Definition of elision in English:

elision

Syllabification: e·li·sion
Pronunciation: /iˈliZHən
 
/

noun

  • 1The omission of a sound or syllable when speaking (as in I’m, let’s, e'en).
    More example sentences
    • Still others prefer a middle option that keeps the apostrophe for omission and elision but drops it for plurality and possession.
    • Aside from occasionally adopting hubby Elvis Costello's cute little habit of syllabic elision, The Girl is character-free.
    • Similar to the Raskind and Higgins study, the present research also found significant increases in phonological awareness (i.e., phonological elision and nonword reading).
  • 1.1An omission of a passage in a book, speech, or film: the movie’s elisions and distortions have been carefully thought out
    More example sentences
    • But the eighty-four-minute film's more crucial faults are really its elisions and omissions, among them its failure to flesh out its distinctive characters.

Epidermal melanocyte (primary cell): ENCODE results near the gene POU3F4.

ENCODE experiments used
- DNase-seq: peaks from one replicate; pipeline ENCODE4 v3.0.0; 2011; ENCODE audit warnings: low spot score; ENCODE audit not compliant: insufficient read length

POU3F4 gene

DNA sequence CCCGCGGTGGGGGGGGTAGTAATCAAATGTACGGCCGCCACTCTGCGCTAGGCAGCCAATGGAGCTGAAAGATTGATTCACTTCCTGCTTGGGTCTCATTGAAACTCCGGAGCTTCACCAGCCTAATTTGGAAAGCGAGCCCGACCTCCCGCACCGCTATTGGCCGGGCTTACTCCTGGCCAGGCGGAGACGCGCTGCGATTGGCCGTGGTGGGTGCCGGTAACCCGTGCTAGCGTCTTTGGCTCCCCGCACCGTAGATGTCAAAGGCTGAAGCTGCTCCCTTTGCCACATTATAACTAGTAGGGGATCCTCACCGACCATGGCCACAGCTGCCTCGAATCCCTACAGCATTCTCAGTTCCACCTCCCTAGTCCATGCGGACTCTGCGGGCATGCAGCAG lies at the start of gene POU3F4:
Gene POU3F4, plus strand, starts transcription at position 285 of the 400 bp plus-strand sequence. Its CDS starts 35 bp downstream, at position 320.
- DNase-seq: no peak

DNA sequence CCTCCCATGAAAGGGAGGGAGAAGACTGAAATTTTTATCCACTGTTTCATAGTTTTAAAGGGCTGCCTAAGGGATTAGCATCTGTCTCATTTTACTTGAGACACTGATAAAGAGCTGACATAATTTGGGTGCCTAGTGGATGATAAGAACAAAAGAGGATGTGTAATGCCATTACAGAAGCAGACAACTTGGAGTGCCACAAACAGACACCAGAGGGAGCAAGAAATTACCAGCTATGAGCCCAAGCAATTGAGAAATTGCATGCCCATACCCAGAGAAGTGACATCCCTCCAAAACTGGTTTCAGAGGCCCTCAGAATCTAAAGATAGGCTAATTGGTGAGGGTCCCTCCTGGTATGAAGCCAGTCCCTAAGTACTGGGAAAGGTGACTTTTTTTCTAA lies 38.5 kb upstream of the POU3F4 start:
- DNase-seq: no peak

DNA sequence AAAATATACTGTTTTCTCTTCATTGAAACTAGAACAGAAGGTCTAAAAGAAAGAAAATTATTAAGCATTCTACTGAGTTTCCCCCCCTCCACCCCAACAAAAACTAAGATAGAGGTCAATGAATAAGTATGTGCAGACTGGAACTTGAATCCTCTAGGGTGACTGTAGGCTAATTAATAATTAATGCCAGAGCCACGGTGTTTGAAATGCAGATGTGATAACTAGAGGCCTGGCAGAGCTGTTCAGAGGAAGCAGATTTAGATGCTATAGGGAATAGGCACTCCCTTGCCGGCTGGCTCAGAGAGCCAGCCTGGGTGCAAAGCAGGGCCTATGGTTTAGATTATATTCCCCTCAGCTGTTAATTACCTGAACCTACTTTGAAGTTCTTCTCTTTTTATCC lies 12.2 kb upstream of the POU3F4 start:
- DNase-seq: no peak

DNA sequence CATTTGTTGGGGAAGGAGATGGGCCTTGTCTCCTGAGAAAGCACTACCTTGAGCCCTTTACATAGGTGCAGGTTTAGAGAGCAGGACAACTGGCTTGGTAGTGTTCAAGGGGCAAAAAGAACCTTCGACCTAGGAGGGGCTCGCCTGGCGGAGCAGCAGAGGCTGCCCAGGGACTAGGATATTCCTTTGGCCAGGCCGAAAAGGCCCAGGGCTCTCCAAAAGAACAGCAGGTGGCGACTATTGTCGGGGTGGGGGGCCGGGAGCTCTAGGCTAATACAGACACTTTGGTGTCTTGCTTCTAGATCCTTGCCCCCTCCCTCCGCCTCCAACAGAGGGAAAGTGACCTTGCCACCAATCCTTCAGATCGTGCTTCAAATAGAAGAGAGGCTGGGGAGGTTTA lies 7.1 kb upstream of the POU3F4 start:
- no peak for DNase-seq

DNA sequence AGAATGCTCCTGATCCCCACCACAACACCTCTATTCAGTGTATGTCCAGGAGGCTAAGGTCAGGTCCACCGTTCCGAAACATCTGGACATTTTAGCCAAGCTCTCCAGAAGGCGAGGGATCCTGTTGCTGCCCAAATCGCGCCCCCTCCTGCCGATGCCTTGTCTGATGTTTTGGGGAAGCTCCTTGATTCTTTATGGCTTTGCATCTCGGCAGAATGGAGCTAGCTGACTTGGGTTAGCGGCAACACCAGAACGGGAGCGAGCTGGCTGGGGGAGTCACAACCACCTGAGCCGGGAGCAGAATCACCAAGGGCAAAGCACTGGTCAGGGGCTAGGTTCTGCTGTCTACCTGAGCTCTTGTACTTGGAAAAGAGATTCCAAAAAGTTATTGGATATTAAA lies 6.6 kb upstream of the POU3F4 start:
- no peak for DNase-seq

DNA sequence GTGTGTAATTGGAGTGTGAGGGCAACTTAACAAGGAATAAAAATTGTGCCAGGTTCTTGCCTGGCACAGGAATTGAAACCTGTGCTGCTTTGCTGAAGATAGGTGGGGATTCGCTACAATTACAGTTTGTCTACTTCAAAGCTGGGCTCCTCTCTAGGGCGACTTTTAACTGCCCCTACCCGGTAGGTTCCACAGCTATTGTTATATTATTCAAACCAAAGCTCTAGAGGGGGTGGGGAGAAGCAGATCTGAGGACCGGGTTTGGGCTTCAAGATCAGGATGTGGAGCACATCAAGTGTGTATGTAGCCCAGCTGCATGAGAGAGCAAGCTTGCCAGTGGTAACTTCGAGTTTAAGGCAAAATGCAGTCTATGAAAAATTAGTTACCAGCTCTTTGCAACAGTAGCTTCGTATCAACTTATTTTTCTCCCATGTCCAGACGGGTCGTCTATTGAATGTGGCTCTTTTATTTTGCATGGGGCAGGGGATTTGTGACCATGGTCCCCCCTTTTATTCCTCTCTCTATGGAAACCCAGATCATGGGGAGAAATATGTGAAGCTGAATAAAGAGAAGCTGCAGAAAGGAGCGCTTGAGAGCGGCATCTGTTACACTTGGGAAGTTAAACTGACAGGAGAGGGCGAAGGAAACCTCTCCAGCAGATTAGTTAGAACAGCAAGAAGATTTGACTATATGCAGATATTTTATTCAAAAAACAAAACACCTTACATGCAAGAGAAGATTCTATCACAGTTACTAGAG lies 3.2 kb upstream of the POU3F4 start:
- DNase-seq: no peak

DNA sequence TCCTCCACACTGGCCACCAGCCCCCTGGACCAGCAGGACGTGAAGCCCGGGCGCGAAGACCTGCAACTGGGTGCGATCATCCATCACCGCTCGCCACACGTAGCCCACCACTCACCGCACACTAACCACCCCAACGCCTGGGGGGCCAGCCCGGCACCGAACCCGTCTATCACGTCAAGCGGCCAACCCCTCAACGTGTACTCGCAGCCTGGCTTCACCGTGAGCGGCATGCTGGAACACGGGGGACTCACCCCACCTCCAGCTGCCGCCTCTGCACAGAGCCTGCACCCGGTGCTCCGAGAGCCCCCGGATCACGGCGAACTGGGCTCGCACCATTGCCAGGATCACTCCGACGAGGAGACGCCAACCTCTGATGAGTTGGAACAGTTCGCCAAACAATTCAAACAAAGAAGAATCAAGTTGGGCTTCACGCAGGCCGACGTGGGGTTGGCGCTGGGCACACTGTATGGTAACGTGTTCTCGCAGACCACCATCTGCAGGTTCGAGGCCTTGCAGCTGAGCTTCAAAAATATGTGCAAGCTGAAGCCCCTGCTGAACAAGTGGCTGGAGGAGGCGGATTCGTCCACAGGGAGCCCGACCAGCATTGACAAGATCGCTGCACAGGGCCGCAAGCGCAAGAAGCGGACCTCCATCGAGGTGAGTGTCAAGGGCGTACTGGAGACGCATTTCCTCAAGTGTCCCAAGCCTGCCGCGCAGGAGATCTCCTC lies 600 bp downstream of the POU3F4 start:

• Such forms lead to distortions, exclusions, elisions and the establishment of hegemonies.
    • This is such an obvious elision that one's instinct is to read the passage again and look for a misprint, or a set of scare quotes - but, no, it is written as intended.
  • 1.2The process of joining together or merging things, especially abstract ideas: unease at the elision of so many vital questions
    More example sentences
    • Across Europe, among the sceptics and the doubters and the out-and-out protesters, a pernicious process of elision is taking place.
    • However, this involves compaction and an elision; the self processes memory selectively.
    • The elision of two relatively stable and legitimate discourses of the idea of ‘capital’ and ‘emotional intelligence’ is a clever rhetorical move.

Origin

late 16th century: from late Latin elision-, from Latin elidere 'crush out' (see elide).

Usage

See elide (usage).

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